How I Learned to Stop Worrying and Love Golang

“Here’s a riff on Malcolm Gladwell’s rule of thumb about mastery: you don’t really know a programming language until you’ve written 10,000 lines of production-quality code in it. Like the original this is a generalization that is undoubtedly false in many cases – still, it broadly matches my intuition for most languages and most programmers1. At the beginning of this year, I wrote a sniffy post about Go when I was about 20% of the way to knowing the language by this measure. Today’s post is an update from further along the curve – about 80% – following a recent set of adventures that included entirely rewriting’s core dispatcher in Go. My opinion of Go has changed significantly in the meantime. Despite my initial exasperation, I found that the experience of actually writing Go was not unpleasant. The shallow issues became less annoying over time (perhaps just due to habituation), and the deep issues turned out to be less problematic in practice than in theory. Most of all, though, I found Go was just a fun and productive language to work in. Go has colonized more and more use cases for me, to the point where it is now seriously eroding my use of both Python and C.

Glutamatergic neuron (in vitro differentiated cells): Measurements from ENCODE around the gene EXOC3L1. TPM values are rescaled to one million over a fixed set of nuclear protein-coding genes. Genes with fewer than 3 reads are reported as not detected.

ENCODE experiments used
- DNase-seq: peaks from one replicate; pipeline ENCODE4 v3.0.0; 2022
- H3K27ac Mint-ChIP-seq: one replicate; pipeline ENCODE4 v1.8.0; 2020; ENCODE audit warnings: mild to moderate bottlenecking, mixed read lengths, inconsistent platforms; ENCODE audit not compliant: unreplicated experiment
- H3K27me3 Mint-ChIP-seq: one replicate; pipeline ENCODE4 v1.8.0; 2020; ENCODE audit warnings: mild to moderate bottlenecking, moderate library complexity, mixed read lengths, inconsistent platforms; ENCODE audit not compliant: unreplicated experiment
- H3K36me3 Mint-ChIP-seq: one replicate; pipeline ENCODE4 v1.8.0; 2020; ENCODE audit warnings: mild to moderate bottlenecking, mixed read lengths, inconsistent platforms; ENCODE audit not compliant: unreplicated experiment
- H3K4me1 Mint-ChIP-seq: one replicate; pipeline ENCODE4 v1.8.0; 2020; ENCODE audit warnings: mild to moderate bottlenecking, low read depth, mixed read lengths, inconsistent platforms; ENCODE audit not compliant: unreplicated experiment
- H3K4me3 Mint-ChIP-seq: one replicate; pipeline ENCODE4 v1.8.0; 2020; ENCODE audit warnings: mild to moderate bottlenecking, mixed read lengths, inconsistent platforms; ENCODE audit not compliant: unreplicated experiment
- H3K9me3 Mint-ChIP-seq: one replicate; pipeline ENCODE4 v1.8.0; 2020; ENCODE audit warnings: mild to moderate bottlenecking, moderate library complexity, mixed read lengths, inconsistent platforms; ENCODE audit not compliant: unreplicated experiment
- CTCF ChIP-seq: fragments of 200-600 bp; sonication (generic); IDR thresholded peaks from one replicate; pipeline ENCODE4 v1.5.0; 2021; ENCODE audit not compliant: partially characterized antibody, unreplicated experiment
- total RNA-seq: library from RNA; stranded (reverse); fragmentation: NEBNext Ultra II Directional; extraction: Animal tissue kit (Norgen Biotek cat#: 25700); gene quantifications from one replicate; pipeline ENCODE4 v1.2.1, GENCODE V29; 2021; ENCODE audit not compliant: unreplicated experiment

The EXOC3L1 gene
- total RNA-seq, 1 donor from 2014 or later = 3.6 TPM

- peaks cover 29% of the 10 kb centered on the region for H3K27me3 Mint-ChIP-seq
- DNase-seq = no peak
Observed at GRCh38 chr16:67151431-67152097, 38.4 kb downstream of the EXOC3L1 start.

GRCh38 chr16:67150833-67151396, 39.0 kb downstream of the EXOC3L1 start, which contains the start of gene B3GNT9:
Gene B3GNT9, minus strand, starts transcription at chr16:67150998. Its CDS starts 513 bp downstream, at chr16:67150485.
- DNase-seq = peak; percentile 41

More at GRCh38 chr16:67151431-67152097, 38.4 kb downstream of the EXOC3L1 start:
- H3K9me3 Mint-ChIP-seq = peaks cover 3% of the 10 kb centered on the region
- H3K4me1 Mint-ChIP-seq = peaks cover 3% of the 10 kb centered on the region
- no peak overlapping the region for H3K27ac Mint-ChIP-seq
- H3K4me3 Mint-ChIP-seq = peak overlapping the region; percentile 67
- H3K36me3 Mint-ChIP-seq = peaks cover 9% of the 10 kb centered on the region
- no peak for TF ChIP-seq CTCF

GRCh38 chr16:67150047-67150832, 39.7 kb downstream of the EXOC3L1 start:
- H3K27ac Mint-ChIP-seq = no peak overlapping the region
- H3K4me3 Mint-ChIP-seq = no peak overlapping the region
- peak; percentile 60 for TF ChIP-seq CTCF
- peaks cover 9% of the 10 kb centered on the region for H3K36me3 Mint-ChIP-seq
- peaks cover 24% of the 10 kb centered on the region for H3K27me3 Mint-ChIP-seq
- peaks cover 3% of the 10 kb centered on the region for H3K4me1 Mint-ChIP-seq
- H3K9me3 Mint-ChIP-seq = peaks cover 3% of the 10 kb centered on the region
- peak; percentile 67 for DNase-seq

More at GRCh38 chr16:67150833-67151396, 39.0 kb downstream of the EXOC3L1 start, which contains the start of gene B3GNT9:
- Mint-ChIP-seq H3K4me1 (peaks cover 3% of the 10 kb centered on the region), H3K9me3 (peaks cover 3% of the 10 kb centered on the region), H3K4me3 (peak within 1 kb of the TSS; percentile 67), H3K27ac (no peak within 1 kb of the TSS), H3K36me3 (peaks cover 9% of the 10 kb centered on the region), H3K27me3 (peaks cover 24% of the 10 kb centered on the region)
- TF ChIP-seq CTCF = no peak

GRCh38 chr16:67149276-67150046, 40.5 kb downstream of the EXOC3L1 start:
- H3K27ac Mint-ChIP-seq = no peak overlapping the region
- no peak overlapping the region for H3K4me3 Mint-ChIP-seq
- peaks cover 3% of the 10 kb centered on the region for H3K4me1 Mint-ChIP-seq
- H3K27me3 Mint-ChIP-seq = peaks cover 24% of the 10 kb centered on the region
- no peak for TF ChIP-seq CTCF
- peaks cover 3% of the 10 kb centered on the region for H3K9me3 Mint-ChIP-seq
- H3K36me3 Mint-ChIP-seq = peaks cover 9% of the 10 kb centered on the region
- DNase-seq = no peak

After my rather slow Road to Damascus experience, I noticed something odd: I found it difficult to explain why Go worked so well in practice. Sure, Go has a triad of really smashing ideas (interfaces, channels and goroutines), but my list of warts and annoyances is long enough that it’s not clear on paper that the upsides outweigh the downsides. So, my experience of actually cutting code in Go was at odds with my rational analysis of the language, which bugged me. I’ve thought about this a lot over the last few months, and eventually came up with an explanation that sounds like nonsense at first sight: Go’s weaknesses are also its strengths. In particular, many design choices that seem to reduce coherence and maintainability at first sight actually combine to give the language a practical character that’s very usable and compelling. Lets see if I can convince you that this isn’t as crazy as it sounds…”